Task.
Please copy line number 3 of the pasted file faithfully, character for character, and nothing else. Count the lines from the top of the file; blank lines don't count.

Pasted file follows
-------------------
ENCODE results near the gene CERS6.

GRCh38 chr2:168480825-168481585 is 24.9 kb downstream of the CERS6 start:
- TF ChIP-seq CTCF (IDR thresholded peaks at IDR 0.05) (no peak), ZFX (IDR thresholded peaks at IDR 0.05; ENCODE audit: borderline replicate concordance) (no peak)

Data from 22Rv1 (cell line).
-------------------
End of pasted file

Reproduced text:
- TF ChIP-seq CTCF (IDR thresholded peaks at IDR 0.05) (no peak), ZFX (IDR thresholded peaks at IDR 0.05; ENCODE audit: borderline replicate concordance) (no peak)